Approaching plastics recycling collaboratively

Columns - Welcome

June 23, 2020

The documentary “Plastic Wars” aired early this spring on the Public Broadcasting System. The project was produced by “Frontline” in partnership with National Public Radio and the Investigative Reporting Workshop at the School of Communication at American University.

According to the documentary, which interviewed some former executives from the plastics industry, the industry used recycling to sell more plastic, publicly promoting recycling despite privately expressing doubts as to its economic viability.

Tony Radoszewski, president and CEO of the Plastics Industry Association (PLASTICS), issued a statement in response to the documentary. It reads in part:

“Plastics should not end up as litter in the ocean or anywhere else. The real challenge is making it easier for everyone to better dispose of plastic products by enhancing our recycling and recovery technologies. …

“The entire plastics industry is playing a leading role in the domestic solution around plastic waste and recycling. Plastic is a sustainable material. Much of what can be recycled, however, is ending up in landfills or the ocean, so we need to invigorate efforts to develop and promote new solutions. Measures like the RECOVER Act—which would designate funds to improve the recycling infrastructure in this country—and the RECYCLE Act plus the Save Our Seas 2.0 Act are the kinds of legislation our industry supports to build a robust recycling system. But recycling is not the only answer to solve this problem. It’s going to take a combination of innovation, education and sustainable materials management to make a lasting difference.”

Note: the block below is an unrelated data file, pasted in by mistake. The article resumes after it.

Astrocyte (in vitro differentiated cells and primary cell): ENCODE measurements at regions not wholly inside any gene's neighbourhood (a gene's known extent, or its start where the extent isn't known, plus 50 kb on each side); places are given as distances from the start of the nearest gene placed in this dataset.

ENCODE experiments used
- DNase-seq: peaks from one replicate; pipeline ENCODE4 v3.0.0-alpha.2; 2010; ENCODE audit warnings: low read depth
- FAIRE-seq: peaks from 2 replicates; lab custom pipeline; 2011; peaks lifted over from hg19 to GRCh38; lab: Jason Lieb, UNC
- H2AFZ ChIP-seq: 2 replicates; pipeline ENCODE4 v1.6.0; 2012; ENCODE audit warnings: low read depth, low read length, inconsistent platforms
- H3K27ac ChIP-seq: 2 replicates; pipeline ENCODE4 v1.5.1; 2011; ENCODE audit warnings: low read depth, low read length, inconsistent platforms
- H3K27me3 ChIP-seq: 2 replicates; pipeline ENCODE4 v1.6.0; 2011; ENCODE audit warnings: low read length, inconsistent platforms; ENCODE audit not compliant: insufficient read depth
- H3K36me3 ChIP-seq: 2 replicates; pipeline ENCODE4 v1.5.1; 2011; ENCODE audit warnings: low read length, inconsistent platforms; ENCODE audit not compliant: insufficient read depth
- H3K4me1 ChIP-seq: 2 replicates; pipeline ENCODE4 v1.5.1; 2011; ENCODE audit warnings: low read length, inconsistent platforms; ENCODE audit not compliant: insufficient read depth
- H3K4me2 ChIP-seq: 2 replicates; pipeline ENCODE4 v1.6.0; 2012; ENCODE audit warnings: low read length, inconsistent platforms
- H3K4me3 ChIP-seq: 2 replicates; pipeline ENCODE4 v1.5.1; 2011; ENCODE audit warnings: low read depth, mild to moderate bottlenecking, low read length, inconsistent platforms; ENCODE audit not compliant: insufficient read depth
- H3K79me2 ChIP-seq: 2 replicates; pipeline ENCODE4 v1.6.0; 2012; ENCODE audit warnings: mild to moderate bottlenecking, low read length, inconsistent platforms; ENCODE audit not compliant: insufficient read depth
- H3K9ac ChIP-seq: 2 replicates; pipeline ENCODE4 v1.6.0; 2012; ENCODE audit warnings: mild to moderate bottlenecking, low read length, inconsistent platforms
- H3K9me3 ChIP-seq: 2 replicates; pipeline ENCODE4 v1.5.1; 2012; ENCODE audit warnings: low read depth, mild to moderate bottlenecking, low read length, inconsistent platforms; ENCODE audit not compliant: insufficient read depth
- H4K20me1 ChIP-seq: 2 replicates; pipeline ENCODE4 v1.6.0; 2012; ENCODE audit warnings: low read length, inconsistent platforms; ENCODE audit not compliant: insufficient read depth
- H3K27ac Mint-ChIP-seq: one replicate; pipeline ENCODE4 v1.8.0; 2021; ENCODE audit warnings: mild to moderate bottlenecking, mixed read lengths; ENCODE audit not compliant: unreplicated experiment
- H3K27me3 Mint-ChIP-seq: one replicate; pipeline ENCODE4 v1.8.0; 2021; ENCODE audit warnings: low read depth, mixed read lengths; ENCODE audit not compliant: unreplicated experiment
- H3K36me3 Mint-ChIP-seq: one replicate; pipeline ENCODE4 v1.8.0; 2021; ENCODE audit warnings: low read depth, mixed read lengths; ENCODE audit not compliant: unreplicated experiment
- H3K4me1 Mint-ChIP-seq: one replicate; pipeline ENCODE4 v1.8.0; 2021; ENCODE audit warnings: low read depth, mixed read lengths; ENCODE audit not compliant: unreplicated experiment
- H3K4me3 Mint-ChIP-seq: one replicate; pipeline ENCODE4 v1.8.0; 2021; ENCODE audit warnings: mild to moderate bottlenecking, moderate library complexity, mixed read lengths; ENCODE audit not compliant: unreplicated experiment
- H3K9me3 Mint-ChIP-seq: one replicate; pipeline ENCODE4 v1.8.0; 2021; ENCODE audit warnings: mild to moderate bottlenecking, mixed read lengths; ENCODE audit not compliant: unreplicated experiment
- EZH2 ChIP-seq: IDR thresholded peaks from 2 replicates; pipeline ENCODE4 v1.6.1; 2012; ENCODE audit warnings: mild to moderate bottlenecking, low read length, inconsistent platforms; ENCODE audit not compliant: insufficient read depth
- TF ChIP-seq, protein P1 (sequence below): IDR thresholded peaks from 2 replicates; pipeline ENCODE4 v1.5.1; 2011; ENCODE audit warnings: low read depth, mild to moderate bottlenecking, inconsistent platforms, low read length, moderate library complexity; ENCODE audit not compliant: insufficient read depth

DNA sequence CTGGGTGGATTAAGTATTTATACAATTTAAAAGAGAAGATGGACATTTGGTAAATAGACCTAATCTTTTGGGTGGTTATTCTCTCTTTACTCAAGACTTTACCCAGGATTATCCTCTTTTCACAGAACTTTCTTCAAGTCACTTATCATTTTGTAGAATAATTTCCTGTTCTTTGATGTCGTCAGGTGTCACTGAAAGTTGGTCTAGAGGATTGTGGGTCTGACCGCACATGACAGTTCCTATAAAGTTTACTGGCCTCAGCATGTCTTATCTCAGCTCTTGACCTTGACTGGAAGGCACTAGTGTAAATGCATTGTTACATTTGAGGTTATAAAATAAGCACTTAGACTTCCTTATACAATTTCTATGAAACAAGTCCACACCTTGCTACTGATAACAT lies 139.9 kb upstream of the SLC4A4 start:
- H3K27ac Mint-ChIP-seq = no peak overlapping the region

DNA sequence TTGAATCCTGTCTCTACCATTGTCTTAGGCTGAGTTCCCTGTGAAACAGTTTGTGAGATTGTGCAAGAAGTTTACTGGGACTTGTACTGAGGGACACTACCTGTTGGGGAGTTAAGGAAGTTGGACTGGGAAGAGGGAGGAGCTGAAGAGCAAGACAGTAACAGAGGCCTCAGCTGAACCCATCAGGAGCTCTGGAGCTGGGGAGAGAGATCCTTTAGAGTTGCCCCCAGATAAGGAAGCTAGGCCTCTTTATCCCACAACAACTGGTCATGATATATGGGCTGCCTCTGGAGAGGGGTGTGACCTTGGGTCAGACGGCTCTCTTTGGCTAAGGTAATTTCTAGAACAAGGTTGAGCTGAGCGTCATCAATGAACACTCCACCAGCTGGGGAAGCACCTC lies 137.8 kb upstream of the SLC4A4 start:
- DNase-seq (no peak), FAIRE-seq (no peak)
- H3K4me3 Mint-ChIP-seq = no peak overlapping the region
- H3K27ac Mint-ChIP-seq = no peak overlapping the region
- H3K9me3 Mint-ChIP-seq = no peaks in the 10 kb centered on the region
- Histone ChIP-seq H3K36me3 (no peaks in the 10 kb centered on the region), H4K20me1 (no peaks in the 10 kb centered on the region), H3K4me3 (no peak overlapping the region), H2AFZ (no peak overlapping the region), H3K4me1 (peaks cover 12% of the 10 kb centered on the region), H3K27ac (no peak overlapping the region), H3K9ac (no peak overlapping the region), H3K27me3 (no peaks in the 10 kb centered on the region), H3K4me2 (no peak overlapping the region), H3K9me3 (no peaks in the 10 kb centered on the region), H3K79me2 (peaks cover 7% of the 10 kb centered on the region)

Innovation has come in the form of advanced recycling technologies that purify segregated recycled plastics into “virgin-like” quality and chemical recycling technologies that can handle commingled plastics streams, breaking the plastics down into monomers to be used in the production of new products.

PLASTICS and other organizations also are looking into infrastructure issues that hamper recycling in the U.S. and developing countries.

The Alliance to End Plastic Waste, which includes nearly 50 companies from across the plastics value chain, has pledged $1.5 billion to develop solutions to prevent plastics from leaking into the environment and to recover and create value from end-of-life plastics. The nonprofit says, “We need to unite industry, governments and intergovernmental and nongovernmental organizations to develop and invest in projects that harness their collective resources and technical expertise.”

The subject of this issue’s cover story, PreZero US, has embraced the concept of collaboration when it comes to plastics recovery and recycling.

How is your company working collaboratively to improve plastic recycling? The public needs to see what is possible through collaboration if the plastics industry is going to rise above the perception that it only pays lip service to recycling.